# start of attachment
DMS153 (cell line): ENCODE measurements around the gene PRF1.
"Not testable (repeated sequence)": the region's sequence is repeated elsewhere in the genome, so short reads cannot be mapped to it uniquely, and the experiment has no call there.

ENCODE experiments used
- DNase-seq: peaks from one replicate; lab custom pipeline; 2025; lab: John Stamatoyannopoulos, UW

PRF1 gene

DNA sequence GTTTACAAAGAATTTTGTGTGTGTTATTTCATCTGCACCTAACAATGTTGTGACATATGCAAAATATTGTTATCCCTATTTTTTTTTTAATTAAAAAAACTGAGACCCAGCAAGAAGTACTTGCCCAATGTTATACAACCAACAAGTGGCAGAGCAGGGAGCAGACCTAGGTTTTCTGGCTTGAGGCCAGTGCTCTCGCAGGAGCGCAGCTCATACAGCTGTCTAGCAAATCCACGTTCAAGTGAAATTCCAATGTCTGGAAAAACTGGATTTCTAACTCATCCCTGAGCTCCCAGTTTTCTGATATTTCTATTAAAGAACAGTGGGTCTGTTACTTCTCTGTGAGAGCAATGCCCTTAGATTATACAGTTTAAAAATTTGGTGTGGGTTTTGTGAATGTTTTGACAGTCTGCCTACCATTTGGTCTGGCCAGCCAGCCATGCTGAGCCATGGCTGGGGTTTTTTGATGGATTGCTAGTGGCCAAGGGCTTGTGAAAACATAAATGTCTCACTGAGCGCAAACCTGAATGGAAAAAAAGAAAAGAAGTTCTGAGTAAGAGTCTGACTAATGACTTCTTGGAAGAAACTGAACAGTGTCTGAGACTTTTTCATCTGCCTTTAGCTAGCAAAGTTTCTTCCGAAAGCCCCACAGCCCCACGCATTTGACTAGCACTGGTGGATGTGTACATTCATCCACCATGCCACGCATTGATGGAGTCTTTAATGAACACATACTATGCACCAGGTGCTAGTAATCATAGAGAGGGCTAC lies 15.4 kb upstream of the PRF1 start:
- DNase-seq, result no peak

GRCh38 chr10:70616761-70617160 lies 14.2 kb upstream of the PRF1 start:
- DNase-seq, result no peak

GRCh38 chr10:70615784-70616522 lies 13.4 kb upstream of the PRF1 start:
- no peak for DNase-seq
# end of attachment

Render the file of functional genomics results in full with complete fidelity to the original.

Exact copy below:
DMS153 (cell line): ENCODE measurements around the gene PRF1.
"Not testable (repeated sequence)": the region's sequence is repeated elsewhere in the genome, so short reads cannot be mapped to it uniquely, and the experiment has no call there.

ENCODE experiments used
- DNase-seq: peaks from one replicate; lab custom pipeline; 2025; lab: John Stamatoyannopoulos, UW

PRF1 gene

DNA sequence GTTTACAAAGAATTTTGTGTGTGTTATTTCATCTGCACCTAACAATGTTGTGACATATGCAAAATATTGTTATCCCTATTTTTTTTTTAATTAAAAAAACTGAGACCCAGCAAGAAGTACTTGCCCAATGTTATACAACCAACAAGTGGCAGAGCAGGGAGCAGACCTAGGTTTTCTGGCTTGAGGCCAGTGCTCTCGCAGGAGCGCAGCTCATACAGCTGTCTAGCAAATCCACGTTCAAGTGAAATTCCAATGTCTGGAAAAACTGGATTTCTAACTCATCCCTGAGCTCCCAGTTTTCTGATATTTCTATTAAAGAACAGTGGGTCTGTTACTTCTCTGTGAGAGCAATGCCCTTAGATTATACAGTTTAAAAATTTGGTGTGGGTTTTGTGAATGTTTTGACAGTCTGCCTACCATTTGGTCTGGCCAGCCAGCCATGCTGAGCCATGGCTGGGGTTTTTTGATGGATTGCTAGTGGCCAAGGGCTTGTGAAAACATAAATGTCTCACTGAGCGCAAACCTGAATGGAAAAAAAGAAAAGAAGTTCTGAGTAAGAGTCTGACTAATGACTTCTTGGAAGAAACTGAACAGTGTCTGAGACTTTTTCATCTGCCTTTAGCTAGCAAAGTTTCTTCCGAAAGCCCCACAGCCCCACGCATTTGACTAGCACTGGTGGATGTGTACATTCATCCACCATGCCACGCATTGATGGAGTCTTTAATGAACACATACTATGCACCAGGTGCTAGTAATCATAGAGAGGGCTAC lies 15.4 kb upstream of the PRF1 start:
- DNase-seq, result no peak

GRCh38 chr10:70616761-70617160 lies 14.2 kb upstream of the PRF1 start:
- DNase-seq, result no peak

GRCh38 chr10:70615784-70616522 lies 13.4 kb upstream of the PRF1 start:
- no peak for DNase-seq